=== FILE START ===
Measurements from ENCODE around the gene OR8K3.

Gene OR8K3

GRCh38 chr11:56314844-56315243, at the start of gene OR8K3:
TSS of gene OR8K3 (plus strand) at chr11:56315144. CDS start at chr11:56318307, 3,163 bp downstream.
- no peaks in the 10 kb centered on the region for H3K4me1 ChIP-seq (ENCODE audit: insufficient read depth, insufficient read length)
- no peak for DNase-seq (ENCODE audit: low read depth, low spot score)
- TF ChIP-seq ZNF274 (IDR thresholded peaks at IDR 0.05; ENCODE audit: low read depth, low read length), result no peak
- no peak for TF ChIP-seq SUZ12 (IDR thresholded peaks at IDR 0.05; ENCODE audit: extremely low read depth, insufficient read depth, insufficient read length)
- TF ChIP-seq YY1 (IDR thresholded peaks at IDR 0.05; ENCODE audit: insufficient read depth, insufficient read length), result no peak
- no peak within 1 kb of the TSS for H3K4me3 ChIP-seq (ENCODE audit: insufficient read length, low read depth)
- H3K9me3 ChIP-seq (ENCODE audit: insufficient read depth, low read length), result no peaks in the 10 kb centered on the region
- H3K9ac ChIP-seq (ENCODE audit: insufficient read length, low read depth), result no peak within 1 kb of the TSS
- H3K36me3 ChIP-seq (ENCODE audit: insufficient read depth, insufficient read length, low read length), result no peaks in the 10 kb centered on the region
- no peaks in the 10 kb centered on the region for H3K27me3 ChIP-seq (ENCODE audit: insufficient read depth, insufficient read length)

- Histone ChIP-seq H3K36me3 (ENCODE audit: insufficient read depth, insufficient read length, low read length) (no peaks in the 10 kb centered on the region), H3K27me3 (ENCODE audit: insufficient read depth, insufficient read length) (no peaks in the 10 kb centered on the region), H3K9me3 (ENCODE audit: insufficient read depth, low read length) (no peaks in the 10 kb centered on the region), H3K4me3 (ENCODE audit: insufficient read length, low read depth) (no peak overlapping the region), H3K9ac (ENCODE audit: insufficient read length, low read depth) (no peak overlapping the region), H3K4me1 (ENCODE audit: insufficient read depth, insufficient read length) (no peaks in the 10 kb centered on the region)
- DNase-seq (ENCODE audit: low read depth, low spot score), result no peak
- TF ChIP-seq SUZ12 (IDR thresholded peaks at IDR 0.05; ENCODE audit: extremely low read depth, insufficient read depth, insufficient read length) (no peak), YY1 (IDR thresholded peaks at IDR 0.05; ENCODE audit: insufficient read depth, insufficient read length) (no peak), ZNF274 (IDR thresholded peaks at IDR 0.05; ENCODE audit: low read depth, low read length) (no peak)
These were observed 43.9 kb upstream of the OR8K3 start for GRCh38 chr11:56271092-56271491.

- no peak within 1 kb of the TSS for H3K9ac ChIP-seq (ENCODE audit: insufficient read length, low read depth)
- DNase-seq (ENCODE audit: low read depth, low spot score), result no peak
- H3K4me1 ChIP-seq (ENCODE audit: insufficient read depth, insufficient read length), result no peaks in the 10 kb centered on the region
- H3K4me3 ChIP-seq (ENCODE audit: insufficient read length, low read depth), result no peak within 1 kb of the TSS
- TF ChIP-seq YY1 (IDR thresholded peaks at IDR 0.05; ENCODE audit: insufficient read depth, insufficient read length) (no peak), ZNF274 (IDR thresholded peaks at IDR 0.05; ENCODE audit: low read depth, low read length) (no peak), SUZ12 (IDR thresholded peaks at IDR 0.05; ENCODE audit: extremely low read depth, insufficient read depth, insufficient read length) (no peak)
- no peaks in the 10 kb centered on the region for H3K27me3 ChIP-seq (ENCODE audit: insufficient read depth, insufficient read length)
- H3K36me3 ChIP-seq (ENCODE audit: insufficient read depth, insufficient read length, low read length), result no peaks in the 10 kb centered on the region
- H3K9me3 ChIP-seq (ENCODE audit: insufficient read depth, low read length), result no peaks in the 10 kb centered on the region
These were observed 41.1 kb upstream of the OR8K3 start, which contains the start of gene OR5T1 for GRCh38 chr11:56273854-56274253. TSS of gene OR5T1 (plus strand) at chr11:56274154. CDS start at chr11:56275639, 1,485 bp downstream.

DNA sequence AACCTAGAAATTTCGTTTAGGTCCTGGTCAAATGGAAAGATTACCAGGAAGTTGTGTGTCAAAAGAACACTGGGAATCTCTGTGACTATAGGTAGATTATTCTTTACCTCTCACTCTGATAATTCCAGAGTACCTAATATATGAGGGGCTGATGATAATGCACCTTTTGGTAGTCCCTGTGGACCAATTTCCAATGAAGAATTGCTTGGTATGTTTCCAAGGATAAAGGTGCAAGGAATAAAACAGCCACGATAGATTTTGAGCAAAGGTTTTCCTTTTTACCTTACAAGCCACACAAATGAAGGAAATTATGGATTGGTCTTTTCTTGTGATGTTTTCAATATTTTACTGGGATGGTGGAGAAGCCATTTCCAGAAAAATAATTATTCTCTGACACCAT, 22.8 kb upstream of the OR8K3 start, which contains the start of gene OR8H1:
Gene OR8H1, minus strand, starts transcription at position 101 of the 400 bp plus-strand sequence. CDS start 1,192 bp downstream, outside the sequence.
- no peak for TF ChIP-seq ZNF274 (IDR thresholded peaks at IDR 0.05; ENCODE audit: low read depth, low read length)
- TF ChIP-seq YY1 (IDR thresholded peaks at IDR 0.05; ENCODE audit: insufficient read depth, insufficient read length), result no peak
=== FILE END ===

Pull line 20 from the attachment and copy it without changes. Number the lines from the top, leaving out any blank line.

- DNase-seq (ENCODE audit: low read depth, low spot score), result no peak